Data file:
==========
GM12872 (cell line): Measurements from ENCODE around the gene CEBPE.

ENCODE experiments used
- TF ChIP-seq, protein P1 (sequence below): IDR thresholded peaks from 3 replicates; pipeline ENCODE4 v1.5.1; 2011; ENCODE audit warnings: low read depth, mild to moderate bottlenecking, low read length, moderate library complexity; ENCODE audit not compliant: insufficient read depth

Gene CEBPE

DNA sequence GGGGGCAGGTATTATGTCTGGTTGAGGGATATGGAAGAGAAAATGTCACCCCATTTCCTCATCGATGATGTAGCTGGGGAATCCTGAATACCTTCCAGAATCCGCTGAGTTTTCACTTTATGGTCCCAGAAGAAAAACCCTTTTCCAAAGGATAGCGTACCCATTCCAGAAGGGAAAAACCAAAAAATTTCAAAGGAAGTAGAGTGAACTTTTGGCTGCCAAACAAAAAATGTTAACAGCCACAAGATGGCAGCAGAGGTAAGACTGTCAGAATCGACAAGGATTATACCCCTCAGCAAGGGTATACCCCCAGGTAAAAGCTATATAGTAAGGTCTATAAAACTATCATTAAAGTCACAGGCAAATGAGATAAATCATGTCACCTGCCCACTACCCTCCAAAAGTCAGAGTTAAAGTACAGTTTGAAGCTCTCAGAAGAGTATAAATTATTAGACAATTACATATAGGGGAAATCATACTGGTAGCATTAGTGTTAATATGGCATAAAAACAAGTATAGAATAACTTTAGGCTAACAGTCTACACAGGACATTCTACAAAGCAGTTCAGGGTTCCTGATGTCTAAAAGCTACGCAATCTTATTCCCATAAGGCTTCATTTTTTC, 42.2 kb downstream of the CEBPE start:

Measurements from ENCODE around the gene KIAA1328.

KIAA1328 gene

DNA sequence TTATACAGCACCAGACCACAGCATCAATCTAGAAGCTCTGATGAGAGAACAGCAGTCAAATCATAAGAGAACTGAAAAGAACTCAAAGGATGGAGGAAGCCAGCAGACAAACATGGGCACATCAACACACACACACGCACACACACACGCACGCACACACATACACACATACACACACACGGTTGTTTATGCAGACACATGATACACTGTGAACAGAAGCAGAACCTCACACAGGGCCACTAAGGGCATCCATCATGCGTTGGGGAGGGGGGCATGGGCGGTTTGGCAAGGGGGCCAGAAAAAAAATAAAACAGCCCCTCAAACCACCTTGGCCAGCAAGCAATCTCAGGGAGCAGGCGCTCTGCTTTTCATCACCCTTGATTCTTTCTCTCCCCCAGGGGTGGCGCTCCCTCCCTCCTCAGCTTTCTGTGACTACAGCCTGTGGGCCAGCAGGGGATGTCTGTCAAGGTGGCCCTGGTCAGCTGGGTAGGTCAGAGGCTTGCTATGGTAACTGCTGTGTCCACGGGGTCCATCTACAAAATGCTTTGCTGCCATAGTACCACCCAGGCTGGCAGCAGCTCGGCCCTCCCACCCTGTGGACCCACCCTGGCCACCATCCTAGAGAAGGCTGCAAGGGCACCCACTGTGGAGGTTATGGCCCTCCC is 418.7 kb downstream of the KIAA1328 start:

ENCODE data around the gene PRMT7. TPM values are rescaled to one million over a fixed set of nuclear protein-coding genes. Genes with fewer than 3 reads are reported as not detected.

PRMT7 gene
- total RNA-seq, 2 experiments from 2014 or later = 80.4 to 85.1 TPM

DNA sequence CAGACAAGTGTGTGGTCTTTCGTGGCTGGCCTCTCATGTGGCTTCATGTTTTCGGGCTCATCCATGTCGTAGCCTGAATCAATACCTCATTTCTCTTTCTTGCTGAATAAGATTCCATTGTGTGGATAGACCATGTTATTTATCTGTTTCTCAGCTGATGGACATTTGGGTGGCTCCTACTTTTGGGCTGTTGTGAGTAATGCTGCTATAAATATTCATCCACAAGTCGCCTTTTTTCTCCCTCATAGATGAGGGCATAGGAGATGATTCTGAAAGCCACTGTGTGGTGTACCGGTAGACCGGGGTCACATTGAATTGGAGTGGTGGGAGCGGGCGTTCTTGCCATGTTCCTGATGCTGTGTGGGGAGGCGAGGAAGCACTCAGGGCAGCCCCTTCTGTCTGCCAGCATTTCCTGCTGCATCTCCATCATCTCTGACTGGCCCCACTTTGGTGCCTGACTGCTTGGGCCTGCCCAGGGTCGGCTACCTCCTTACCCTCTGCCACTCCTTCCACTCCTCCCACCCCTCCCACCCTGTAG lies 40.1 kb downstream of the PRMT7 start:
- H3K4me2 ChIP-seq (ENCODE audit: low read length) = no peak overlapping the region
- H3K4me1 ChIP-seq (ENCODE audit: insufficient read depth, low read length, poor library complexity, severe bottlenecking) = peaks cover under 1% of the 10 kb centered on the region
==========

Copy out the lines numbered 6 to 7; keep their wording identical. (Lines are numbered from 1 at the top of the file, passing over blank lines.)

Measurements from ENCODE around the gene KIAA1328.

KIAA1328 gene